Unless you’re in lake with a designated swimming area and a lifeguard on duty, don’t swim by yourself. You should always have a buddy with you in open water.
Direction of swim
A commercial venue will usually have different length courses marked with buoys, so you can choose one that suits you best. If you are in a public lake, then using visual landmarks will help get your bearings. Rather than swimming straight out into the middle, keeping parallel to the shore can help guide you. In wind and waves you may fatigue at a faster rate, so if your venue does not specify a direction for travel, swimming into the waves at the beginning, and back with the waves behind you, is best.
What to do if you need help
This is where your tow float comes in to its own. In the event that you need to stop, you can rest on it anytime. A supervised venue should let you know the best way to signal for a lifeguard’s attention, and if you are somewhere unsupervised, let your buddy know that you need to stop. A waterproof bag for your phone (and valuables) is an excellent addition to your swim kit, so that you can use it whilst you are in the water.
Exiting the water
As soon as you exit the water, let someone know that you have done so. If you are at a supervised venue, they are likely to have a system of logging swimmers in and out.
Warm up
Ensure that you bring a warm change of clothes to put on after your swim. To prevent heat loss from your head, a bobble hat is a must, and can be put on as soon as your swimming hat comes off! A thick towelling changing robe, or coat-style changing robe are also a fantastic way to keep warm whilst taking your wet things off, as you can get changed underneath them. Bring a hot drink with you in a flask, if your venue does not have any food or drink facilities.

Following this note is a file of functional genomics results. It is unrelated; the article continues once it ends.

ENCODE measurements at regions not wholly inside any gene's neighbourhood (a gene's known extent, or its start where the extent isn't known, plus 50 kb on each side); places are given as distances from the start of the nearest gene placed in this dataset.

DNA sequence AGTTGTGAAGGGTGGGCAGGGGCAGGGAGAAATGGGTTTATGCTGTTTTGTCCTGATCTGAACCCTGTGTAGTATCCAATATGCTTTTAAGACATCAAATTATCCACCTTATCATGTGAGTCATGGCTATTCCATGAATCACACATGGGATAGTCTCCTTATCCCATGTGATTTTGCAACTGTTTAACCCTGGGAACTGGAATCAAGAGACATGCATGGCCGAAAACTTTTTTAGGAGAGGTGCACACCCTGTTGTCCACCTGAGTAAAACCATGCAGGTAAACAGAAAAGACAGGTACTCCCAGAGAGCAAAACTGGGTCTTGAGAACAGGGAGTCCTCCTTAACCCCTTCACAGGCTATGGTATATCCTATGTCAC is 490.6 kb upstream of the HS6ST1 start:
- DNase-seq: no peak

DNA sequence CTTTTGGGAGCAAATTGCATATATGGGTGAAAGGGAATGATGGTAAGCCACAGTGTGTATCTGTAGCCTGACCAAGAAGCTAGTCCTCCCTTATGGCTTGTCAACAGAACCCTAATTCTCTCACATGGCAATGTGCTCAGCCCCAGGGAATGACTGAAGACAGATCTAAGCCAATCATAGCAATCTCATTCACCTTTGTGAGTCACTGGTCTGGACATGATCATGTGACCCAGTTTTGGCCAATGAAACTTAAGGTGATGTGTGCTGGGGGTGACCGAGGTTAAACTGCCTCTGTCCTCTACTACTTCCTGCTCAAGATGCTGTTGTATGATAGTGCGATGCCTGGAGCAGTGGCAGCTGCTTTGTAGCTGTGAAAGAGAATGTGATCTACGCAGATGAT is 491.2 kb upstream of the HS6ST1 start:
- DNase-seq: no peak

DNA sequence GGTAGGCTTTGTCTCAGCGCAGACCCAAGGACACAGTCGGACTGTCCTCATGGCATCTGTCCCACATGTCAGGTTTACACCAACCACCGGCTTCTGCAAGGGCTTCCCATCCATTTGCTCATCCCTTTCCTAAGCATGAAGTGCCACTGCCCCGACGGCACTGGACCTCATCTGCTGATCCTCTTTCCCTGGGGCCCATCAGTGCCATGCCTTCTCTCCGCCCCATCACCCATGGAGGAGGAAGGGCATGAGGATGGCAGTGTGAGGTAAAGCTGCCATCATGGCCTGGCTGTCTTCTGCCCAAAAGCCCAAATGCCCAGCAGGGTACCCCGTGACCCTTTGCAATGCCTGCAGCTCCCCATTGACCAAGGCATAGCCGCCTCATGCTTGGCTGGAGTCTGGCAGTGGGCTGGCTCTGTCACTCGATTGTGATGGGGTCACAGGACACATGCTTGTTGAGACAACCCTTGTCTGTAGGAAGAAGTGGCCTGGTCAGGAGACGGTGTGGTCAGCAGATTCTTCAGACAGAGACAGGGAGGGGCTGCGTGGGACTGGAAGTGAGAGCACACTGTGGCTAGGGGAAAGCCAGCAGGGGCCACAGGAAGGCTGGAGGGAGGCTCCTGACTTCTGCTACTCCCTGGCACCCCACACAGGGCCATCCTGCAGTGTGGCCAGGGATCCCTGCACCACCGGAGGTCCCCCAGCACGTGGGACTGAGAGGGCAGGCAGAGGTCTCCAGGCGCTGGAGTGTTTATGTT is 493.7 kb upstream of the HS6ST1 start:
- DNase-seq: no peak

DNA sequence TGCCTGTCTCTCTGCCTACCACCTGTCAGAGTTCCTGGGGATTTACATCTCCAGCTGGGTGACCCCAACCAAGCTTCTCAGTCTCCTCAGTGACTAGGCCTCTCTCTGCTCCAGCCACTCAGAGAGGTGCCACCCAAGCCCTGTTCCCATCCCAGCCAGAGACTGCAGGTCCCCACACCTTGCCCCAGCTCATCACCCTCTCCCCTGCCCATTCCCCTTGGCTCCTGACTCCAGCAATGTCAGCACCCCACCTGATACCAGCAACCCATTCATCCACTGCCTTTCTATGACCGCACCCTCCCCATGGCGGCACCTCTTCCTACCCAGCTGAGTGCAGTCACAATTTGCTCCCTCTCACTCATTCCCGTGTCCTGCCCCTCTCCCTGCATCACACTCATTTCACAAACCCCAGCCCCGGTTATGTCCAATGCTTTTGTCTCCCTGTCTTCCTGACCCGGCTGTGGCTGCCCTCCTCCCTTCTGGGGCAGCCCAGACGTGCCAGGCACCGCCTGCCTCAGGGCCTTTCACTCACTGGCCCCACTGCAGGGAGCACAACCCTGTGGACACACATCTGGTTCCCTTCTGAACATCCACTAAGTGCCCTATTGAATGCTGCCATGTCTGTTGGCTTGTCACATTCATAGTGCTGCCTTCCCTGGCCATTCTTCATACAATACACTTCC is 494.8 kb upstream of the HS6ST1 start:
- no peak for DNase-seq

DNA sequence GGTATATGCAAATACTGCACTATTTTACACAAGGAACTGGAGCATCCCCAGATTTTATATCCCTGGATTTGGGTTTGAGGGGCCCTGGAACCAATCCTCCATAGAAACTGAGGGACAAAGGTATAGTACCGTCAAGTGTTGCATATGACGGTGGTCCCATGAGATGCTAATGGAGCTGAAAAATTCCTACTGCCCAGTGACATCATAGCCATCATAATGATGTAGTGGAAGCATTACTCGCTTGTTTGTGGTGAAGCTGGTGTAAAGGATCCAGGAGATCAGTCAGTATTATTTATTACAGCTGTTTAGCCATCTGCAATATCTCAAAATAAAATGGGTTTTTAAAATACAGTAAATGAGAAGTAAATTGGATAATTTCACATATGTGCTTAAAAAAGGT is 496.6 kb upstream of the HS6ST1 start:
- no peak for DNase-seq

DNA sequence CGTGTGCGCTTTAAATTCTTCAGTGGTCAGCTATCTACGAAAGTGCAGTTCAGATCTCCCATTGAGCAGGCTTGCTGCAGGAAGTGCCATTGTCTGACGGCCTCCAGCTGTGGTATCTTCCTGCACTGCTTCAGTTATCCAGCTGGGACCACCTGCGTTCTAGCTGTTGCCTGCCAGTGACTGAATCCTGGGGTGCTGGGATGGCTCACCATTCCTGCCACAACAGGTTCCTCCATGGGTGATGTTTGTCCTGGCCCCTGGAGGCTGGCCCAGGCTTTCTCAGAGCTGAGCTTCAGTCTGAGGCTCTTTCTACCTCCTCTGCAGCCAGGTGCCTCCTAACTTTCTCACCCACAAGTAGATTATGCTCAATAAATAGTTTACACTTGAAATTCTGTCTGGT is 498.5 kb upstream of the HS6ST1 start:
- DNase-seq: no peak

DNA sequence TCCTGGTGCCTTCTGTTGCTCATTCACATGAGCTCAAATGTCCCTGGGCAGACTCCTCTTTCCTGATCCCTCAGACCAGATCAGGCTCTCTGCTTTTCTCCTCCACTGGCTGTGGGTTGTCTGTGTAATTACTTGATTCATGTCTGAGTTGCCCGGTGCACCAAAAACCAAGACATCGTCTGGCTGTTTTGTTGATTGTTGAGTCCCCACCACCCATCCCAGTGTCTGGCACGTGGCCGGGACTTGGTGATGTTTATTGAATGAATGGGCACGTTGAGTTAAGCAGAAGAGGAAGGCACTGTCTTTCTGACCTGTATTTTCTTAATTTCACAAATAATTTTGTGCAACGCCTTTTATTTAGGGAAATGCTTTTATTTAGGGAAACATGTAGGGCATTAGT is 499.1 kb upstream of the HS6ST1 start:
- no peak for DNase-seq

Clean your kit
To maintain bio security, it’s important that your kit is washed carefully in-between visiting different lakes, so that invasive species are not transferred from one body of water to another. If possible, hosing your kit outside in the garden, rather than washing it in the bath/shower, is advantageous so that the dirty water goes into the soil, rather than straight into the water system.
Remember our ‘SECURE’ Top Tips
1. SITE: Look online to find the right venue for you.
2. EQUIPMENT: A bright hat and tow float are essential.
3. COMPANY: Don’t swim alone. Always use a supervised venue or bring a friend.
4. UNDERSTAND: Assess the water temperature and conditions, and be flexible with your plan; it may need to change at short notice. 
5. REACT: Know how to signal for, or have the means to call for, help when you or others need it.
6. ENJOY: Be an ambassador for open water swimming. Have fun and encourage others to try it!
Have you packed your:
Tow float or dry bag
Bright swimming hat
Swim socks, gloves, hat
Towel or changing robe
Phone and waterproof bag
Light and whistle
Warm layers for afterwards 
Hot drink and snacks
Guide based on Open Water Safety Guide to Lake Swimming written. By Lins Buck (@lakelife_lins)